Richard Dyer-Bennet recorded it in 1947.


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Subject: RE: Origins of Lass From the Low Country
From: GUEST
Date: 27 Feb 23 - 01:54 PM

In JJN's head presumably.

The 'Low Country' in British ballads generally means the Netherlands and Belgium where many wars were staged.


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Subject: RE: Origins of Lass From the Low Country
From: GUEST,a student
Date: 27 Feb 23 - 11:06 AM

where and when does the story TAKE PLACE, im not wondering when it was written i want to know if the story is about murder, suicide, or exicution or possibly even from childbirth?


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Subject: RE: Origins of Lass From the Low Country
From: leeneia
Date: 10 Apr 20 - 06:34 PM

The words in the DT say:

One day when the show (probably snow) was on the mead
He passed her by on a milk white steed
She spoke to him low but he paid no heed

So there is no question of pregnancy. No, she died of love, alas.


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Subject: RE: Origins of Lass From the Low Country
From: GUEST
Date: 09 Apr 20 - 01:18 AM

I believe she was pregnant by this rich man who discarded her, and as it was unacceptable to be a single mother, despite no fault of her ow, she killed herself. This is why t he chorus is "sing sorrow," that she would be forced to this extreme.


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Subject: RE: Origins of Lass From the Low Country
From: GUEST
Date: 28 Jan 18 - 02:08 PM

HELP!!! I am doing a solo Research for choir and I don’t know anything about the song except from what I gathered just reading the lyrics. The song is The lass from Low Countree. The gist I got is: There is a common woman who loves someone who is royalty, and she saw him one day and she tried to talk to him and he ignored her, and now she is depressed and she ‘sleeps in The Valley where the wildflowers nod.’ Other than that I don’t know anything about the song. Or the person that wrote it. Please Help!!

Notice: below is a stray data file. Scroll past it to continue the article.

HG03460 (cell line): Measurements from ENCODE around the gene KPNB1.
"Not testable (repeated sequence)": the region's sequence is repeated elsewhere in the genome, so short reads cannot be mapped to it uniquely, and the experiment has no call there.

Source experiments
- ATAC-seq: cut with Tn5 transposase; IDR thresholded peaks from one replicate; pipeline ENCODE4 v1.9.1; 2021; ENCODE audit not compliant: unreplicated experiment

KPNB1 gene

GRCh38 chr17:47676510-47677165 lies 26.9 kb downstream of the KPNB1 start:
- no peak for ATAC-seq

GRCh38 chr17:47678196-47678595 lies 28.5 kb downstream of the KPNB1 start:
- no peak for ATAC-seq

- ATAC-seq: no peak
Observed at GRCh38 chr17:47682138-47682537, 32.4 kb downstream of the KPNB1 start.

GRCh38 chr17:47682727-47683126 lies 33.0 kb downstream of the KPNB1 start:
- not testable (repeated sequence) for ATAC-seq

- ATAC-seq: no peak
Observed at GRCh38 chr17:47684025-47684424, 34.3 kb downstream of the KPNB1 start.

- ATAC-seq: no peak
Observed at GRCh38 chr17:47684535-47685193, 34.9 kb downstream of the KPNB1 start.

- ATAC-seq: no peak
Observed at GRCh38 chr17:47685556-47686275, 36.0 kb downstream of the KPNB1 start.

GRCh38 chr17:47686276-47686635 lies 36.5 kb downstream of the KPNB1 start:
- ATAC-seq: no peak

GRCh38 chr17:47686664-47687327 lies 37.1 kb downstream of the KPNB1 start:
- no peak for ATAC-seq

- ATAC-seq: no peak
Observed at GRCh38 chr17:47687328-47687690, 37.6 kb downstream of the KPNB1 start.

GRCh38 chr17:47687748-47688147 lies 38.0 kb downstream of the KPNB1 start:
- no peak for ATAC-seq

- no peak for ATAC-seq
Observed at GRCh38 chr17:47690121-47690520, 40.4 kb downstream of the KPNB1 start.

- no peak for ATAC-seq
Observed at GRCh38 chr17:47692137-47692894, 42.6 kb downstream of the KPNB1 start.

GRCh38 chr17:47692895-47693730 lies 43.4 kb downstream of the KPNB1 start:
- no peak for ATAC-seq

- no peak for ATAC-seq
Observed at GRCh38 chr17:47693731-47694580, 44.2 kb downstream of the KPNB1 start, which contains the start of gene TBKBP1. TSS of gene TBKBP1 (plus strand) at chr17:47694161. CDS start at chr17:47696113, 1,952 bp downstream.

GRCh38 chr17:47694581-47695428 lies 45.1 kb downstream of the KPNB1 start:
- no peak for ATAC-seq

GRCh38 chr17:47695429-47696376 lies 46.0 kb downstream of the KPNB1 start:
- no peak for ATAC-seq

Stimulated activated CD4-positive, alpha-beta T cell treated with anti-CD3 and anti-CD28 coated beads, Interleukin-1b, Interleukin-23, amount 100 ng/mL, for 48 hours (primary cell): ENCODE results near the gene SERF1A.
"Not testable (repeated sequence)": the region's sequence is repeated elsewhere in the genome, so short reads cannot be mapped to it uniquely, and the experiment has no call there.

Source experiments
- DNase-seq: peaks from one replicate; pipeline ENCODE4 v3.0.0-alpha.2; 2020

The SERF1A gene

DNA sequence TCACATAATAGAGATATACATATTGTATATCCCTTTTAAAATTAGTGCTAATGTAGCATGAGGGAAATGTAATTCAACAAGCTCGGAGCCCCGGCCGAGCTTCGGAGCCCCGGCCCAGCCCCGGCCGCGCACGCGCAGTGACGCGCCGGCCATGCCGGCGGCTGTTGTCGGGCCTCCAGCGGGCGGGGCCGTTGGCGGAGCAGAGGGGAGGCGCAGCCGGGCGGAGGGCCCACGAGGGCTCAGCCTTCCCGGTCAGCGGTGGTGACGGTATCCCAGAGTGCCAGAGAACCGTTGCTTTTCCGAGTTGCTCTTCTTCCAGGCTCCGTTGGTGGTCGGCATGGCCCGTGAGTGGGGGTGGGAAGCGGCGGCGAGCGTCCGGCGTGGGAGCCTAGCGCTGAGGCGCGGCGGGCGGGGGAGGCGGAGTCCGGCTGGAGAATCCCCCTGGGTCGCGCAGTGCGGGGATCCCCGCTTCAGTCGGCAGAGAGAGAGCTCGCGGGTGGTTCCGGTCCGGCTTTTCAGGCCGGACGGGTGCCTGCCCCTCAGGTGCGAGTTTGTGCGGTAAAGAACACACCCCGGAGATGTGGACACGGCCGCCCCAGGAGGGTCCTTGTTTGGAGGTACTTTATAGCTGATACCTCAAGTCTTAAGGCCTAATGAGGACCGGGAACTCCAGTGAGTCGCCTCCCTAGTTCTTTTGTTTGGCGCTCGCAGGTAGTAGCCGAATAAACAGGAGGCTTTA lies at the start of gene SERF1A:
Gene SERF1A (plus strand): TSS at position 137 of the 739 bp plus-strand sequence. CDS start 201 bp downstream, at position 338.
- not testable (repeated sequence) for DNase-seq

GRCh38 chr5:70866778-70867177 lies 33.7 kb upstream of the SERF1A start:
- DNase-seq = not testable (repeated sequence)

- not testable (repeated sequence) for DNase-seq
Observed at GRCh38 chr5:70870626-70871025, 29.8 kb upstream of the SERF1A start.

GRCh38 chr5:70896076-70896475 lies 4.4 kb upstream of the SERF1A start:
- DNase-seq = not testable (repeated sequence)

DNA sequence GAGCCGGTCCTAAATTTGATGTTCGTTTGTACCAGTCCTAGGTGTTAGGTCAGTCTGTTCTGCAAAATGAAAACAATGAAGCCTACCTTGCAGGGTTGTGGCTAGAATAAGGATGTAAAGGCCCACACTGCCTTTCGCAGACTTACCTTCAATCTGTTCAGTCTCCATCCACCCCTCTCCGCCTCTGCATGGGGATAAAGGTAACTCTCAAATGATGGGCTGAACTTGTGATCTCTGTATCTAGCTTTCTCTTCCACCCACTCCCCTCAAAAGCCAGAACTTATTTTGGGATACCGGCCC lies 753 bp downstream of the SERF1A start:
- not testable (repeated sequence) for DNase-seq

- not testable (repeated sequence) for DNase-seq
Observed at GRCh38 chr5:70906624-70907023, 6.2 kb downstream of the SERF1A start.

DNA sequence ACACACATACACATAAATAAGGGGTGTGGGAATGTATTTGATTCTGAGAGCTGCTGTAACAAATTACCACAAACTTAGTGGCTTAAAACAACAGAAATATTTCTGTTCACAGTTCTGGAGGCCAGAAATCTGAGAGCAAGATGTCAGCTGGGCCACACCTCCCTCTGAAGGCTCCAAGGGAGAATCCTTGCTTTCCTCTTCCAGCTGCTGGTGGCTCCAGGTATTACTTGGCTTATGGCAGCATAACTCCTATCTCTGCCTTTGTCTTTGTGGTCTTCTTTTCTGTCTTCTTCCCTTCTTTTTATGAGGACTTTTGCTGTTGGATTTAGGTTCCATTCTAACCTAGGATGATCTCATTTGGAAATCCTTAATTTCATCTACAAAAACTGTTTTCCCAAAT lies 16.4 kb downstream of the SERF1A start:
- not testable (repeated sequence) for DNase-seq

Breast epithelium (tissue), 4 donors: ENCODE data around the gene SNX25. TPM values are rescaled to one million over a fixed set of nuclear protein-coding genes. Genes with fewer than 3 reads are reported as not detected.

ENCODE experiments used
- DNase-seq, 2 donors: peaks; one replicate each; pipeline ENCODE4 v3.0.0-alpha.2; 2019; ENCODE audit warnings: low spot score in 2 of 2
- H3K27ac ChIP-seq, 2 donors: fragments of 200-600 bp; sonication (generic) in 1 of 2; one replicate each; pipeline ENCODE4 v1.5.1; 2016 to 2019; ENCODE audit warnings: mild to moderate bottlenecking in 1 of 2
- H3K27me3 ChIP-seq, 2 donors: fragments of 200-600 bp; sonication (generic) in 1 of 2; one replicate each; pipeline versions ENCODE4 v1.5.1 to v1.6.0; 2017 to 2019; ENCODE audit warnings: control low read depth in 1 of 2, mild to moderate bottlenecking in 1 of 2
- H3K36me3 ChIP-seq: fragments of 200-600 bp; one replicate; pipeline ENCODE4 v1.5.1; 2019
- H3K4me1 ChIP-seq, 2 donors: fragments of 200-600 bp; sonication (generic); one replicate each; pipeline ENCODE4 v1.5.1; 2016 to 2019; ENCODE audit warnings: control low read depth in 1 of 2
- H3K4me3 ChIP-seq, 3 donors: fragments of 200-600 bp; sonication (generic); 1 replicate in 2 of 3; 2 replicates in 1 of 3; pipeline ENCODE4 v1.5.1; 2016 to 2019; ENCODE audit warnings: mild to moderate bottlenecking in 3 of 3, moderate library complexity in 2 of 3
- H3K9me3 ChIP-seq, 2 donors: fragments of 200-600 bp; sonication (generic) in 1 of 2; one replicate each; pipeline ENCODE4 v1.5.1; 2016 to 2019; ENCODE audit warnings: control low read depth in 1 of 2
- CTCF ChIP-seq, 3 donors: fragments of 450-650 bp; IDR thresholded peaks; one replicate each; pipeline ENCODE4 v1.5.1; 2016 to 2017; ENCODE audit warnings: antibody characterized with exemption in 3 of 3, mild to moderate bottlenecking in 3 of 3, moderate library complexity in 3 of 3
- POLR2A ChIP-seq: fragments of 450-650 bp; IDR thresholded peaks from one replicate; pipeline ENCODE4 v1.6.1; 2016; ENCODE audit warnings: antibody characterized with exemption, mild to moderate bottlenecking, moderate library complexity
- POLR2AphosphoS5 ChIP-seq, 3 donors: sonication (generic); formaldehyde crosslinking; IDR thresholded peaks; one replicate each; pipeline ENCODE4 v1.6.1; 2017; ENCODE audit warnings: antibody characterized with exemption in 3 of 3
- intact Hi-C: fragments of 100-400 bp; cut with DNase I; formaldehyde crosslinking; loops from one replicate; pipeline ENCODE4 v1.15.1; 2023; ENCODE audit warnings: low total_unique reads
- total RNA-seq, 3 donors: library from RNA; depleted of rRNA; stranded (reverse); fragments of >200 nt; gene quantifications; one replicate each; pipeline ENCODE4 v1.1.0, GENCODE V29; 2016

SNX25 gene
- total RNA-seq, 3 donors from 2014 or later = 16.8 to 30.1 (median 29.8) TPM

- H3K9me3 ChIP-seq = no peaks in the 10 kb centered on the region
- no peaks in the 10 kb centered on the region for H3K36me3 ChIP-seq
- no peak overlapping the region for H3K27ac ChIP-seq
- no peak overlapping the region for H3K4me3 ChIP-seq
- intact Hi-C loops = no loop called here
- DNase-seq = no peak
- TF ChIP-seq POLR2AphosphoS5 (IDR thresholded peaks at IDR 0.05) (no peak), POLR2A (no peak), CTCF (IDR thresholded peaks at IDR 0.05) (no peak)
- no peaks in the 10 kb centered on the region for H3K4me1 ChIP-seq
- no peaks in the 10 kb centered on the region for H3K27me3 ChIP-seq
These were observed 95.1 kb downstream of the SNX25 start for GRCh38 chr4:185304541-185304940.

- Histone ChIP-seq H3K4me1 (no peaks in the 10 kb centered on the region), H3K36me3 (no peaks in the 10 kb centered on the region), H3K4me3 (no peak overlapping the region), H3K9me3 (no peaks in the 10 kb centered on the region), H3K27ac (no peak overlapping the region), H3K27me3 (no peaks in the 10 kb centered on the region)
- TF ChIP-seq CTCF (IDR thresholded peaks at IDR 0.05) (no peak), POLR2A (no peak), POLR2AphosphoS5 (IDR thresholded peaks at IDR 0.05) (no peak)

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Subject: RE: Origins of Lass From the Low Country
From: GUEST,999
Date: 29 Dec 09 - 12:18 AM

OOPS. They're in the DT. Found 'em.


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Subject: RE: Origins of Lass From the Low Country
From: GUEST
Date: 28 Dec 09 - 10:21 PM

"The Lass from the Low Country"

It's a bit late in the game to ask, but are the lyrics somewhere?


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Subject: RE: Origins of Lass From the Low Country
From: GUEST,Chris Vening
Date: 28 Dec 09 - 07:23 PM

Here is what Niles says about "The Lass from the Low Country" in his liner note to the Folkways album 'John Jacob Niles Sings Folk Songs', a 1964 reissue of Asch 78s:

'In the early summer of 1933 an old man named Hugh Stallcup, who lived near Murphy, N.C. sang me a garbled little love-song he called "The Ash from the Hill Country". Two lines of this sad love ditty formed the basis for the poem of the "Lass from the Low Country". They were:

A lass who lived at the bottom of the valley,
At the bottom where the low waters ran, ...etc...

Soon thereafter, I wrote a tune I could sing to dulcimer accompaniment. Contrary to popular belief, I wrote the text and tune of this love-song.'